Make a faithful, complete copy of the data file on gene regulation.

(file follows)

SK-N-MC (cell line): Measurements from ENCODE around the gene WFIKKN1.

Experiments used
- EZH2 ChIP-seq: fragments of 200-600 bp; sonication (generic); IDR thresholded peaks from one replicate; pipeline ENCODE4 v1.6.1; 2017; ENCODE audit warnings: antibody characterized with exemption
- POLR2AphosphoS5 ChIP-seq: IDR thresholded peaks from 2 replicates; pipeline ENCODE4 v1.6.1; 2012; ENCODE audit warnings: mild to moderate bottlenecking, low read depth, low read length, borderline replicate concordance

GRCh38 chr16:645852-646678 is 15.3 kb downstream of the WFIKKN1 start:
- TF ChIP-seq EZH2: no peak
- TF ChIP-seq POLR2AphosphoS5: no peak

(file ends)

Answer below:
SK-N-MC (cell line): Measurements from ENCODE around the gene WFIKKN1.

Experiments used
- EZH2 ChIP-seq: fragments of 200-600 bp; sonication (generic); IDR thresholded peaks from one replicate; pipeline ENCODE4 v1.6.1; 2017; ENCODE audit warnings: antibody characterized with exemption
- POLR2AphosphoS5 ChIP-seq: IDR thresholded peaks from 2 replicates; pipeline ENCODE4 v1.6.1; 2012; ENCODE audit warnings: mild to moderate bottlenecking, low read depth, low read length, borderline replicate concordance

GRCh38 chr16:645852-646678 is 15.3 kb downstream of the WFIKKN1 start:
- TF ChIP-seq EZH2: no peak
- TF ChIP-seq POLR2AphosphoS5: no peak